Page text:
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'100 Deadliest Days': AAA reminds drivers to use caution on the roads

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Mon, Jul 29th 2019 03:00 pm

By AAA of Western and Central New York

Over the past five years, nearly 3,500 people have been killed in crashes involving teen drivers during the “100 Deadliest Days,” the period between Memorial Day and Labor Day, when the number of crash fatalities involving a teen driver historically rise. We have seen multiple deadly crashes in New York state this summer. Crash data from 2013-17 reveals major factors contributing to fatal teen crashes during the summer driving period include:

  • Speeding (28%)
  • Drinking and driving (17%)
  • Distraction (9%)

“Crash data shows that teens are a vulnerable driver group with a higher probability of being involved in crashes,” said Dr. David Yang, executive director of the AAA Foundation for Traffic Safety. “And while teens may make mistakes when first learning to drive, it is important to continue educating them about safety behind the wheel so they avoid the reckless behaviors that put themselves and others at risk on the road.”

AAA Foundation research found that nearly two-thirds of people injured or killed in a crash involving a teen driver are people other than the teen behind the wheel. Crashes for teen drivers increase significantly during the summer because teens are out of school and driving more.

Over the past five years during the “100 Deadliest Days”:

•An average of almost 700 people died each year in crashes involving teen drivers.

•The average number of deaths from crashes involving teen drivers ages 15-18 was 17% higher per day compared to other days of the year.

•Reckless behavior like drinking and driving, speeding and distraction are contributing to the alarming number of crash deaths involving teen drivers each summer.

Speeding

Speeding significantly increases the severity of a crash and is a growing problem among teen drivers. In the AAA Foundation’s latest Traffic Safety Culture Index, half (49.7%) of teen drivers reported speeding on a residential street in the past 30 days and nearly 40% said they sped on the freeway.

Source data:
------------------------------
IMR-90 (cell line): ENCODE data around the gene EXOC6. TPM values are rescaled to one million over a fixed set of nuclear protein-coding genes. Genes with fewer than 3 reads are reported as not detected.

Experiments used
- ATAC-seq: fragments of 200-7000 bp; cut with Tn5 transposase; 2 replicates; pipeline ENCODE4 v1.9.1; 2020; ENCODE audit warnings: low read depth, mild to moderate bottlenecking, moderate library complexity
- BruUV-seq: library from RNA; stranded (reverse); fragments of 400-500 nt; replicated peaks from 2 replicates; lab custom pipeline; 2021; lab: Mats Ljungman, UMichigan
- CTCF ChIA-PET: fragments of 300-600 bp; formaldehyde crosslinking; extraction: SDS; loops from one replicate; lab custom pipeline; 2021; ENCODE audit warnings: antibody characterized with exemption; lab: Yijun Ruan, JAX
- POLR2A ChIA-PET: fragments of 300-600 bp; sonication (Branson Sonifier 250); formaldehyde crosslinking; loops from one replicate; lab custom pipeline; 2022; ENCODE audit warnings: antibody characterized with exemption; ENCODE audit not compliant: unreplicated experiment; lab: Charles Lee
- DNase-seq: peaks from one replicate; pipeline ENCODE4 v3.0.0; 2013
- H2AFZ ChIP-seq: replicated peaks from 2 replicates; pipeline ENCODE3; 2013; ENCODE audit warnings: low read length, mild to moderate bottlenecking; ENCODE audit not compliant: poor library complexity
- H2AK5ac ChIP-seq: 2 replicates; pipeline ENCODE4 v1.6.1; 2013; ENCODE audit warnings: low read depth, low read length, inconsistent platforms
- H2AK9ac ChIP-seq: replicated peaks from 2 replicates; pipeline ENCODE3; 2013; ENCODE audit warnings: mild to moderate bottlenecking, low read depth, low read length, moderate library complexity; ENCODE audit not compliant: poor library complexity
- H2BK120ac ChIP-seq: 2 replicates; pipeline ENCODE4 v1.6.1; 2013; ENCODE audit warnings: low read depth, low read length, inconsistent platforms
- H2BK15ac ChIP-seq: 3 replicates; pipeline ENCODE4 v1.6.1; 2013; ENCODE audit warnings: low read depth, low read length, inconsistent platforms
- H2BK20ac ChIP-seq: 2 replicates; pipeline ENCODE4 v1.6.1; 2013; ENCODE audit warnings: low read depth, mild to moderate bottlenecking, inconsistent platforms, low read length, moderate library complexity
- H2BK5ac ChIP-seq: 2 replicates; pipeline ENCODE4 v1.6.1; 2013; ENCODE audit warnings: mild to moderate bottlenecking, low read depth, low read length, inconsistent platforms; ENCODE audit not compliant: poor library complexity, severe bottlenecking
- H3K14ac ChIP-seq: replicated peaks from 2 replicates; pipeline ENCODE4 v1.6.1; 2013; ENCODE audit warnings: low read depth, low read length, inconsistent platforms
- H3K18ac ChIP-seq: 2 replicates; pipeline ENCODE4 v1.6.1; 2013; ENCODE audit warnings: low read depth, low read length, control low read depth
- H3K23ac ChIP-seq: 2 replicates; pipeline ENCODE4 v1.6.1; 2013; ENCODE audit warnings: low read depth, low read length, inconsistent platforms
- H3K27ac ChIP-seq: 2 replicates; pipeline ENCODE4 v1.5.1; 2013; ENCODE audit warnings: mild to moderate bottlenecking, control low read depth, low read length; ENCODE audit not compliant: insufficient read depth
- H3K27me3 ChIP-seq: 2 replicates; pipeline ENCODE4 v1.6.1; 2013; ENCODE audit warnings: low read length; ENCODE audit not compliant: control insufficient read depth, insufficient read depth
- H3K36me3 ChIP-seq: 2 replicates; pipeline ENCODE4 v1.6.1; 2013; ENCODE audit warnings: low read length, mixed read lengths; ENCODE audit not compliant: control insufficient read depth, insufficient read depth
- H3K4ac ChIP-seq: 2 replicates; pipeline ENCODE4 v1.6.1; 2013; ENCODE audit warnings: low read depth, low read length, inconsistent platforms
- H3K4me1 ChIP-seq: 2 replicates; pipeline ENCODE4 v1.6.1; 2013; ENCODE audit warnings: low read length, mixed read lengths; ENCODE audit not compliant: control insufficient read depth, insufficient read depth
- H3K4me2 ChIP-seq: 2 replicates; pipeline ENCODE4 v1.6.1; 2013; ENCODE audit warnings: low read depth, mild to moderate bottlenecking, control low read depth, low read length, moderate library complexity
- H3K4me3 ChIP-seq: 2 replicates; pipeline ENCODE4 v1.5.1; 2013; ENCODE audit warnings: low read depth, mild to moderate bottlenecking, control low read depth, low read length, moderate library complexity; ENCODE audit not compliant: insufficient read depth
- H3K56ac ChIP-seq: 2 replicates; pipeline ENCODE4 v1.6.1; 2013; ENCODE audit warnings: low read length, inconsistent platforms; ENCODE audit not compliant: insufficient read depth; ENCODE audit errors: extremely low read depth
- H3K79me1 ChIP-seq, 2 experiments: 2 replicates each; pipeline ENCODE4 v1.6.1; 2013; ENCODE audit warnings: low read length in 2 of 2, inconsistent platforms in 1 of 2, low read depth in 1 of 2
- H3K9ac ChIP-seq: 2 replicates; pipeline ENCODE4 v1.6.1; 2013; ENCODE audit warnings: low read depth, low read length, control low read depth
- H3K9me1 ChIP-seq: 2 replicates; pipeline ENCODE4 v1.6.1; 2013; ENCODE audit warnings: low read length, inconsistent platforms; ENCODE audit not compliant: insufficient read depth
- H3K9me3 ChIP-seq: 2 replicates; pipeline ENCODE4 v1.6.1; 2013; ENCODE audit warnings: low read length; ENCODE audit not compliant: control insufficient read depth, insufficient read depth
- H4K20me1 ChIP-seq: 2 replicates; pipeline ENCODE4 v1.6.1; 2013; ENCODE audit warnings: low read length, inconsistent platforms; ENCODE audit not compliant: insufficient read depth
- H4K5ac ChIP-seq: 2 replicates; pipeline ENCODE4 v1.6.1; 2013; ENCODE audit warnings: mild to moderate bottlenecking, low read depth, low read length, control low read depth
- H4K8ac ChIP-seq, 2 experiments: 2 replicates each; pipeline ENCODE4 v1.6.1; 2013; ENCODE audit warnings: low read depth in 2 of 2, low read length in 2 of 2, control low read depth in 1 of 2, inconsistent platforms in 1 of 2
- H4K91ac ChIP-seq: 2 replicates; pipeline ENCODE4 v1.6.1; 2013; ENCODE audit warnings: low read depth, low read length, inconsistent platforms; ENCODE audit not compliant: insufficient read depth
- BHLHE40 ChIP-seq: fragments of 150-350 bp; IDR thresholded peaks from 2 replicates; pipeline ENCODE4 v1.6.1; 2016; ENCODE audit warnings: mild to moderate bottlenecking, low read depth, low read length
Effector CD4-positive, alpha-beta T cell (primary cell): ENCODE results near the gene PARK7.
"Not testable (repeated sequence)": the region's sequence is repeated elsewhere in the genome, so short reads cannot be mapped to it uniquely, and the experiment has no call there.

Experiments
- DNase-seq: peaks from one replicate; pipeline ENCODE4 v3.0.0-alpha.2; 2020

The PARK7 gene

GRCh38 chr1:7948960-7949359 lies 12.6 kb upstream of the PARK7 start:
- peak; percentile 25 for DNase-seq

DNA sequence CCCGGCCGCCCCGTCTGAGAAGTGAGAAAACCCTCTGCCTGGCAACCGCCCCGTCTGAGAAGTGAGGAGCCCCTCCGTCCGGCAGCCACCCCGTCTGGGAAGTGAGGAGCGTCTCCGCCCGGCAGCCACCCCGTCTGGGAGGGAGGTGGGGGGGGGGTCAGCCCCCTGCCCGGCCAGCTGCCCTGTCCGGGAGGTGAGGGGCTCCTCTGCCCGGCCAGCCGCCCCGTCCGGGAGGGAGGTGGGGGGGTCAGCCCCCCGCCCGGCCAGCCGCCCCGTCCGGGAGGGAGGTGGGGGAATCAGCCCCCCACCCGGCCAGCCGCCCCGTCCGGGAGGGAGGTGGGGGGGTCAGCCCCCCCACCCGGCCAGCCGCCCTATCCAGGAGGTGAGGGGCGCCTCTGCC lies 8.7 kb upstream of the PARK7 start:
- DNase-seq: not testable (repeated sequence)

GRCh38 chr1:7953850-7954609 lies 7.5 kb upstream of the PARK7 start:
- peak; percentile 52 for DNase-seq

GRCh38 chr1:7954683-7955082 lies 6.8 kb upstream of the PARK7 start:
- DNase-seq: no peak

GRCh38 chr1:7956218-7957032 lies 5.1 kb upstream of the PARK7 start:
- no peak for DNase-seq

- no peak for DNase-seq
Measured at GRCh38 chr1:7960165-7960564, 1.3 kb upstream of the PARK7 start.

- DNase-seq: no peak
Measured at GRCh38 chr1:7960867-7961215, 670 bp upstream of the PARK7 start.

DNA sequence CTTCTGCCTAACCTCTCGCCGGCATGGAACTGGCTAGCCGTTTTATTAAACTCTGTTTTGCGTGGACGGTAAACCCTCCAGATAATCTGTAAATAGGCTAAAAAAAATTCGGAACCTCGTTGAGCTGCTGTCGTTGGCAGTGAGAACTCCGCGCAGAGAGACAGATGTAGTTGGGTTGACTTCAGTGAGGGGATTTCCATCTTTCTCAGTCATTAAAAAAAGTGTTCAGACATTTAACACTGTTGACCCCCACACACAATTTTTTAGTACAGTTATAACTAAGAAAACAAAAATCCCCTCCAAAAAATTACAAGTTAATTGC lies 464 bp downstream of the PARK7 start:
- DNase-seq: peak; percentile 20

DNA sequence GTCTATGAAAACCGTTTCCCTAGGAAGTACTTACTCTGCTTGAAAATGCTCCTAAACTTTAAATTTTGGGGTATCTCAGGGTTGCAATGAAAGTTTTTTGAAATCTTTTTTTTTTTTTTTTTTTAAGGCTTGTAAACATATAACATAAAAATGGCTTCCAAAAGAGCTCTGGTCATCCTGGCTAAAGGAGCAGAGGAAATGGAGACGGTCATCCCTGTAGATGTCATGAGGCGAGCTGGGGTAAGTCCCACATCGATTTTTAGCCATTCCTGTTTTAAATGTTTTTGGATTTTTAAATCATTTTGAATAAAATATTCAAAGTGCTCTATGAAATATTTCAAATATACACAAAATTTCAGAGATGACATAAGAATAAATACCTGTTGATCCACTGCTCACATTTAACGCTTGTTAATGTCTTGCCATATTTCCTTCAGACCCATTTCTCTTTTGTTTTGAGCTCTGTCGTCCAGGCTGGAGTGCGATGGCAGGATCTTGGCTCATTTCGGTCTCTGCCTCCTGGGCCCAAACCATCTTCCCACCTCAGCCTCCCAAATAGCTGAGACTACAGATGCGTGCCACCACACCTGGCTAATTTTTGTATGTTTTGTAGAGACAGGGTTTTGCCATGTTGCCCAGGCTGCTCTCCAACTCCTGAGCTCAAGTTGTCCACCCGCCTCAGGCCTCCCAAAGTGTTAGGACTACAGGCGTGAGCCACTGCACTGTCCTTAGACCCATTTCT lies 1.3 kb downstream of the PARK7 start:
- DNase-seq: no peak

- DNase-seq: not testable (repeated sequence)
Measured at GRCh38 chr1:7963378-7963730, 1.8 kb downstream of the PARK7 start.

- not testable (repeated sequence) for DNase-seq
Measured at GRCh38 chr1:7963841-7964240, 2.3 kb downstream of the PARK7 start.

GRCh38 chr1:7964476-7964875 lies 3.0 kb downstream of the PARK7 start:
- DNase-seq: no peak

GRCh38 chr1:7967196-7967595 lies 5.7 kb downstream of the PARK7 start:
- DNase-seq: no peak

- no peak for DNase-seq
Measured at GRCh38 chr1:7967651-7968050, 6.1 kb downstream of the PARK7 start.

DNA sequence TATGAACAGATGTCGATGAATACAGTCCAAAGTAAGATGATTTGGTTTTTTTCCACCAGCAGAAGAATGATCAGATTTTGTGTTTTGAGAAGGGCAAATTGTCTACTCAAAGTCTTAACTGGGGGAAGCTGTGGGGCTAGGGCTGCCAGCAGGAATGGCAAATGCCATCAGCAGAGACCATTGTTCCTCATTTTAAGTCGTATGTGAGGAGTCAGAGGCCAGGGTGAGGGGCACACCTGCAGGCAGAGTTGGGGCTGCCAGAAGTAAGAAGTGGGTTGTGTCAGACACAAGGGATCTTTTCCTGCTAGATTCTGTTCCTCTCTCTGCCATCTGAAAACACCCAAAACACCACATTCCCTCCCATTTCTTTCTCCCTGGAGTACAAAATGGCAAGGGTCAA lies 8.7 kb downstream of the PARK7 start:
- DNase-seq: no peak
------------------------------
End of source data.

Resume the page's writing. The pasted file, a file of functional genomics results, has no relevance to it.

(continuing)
Drinking and Driving

Despite the fact teens cannot legally consume alcohol, one in six teen drivers involved in fatal crashes during the summer tested positive for alcohol.

Distraction – Underreported Problem

More than half of teen drivers (52%) in the AAA Foundation’s latest Traffic Safety Culture Index report reading a text message or email while driving in the past 30 days, while nearly 40% report sending a text or email.

 It is difficult for law enforcement to detect distraction following a crash, which has made distracted driving one of the most underreported traffic safety issues.

Additional AAA Foundation research using in-vehicle dash-cam videos of teen driver crashes found distraction was involved in 58% of teen crashes – approximately four times as many as federal estimates.

“Parents have plenty to be concerned about as their teen hits the road this summer,” said Jennifer Ryan, AAA director of state relations. “Teens are making deadly mistakes on the road. Parents are the best line of defense to keep everyone safe behind the wheel.”

To keep roads safer this summer, AAA encourages parents to:

•Talk with teens early and often about abstaining from dangerous behavior behind the wheel, such as speeding, impairment and distracted driving.

•Teach by example and minimize risky behavior when driving.

•Make a parent-teen driving agreement that sets family rules for teen drivers.

“Teens should also prepare for summer driving by practicing safety during every trip,” said Dr. Bill Van Tassel, AAA manager of driver training programs. “Storing your phone out of reach, minding the speed limit, and staying away from impairing substances like alcohol and marijuana will help prevent many crashes from ever occurring.”

TeenDriving.AAA.com has a variety of tools to help prepare parents and teens for the dangerous summer driving season. The online AAA StartSmart program also offers resources for parents on how to become effective in-car coaches as well as advice on how to manage their teen’s overall driving privileges. Teens preparing for the responsibility of driving should enroll in a driver education program that teaches how to avoid driver distraction and other safety skills.

As upstate New York’s largest member services organization, AAA Western and Central New York provides more than 880,000 members with travel, insurance, financial and automotive-related services. Since its founding in 1902, AAA has been a leading advocate for the safety and security of all travelers. Visit AAA at www.AAA.com.

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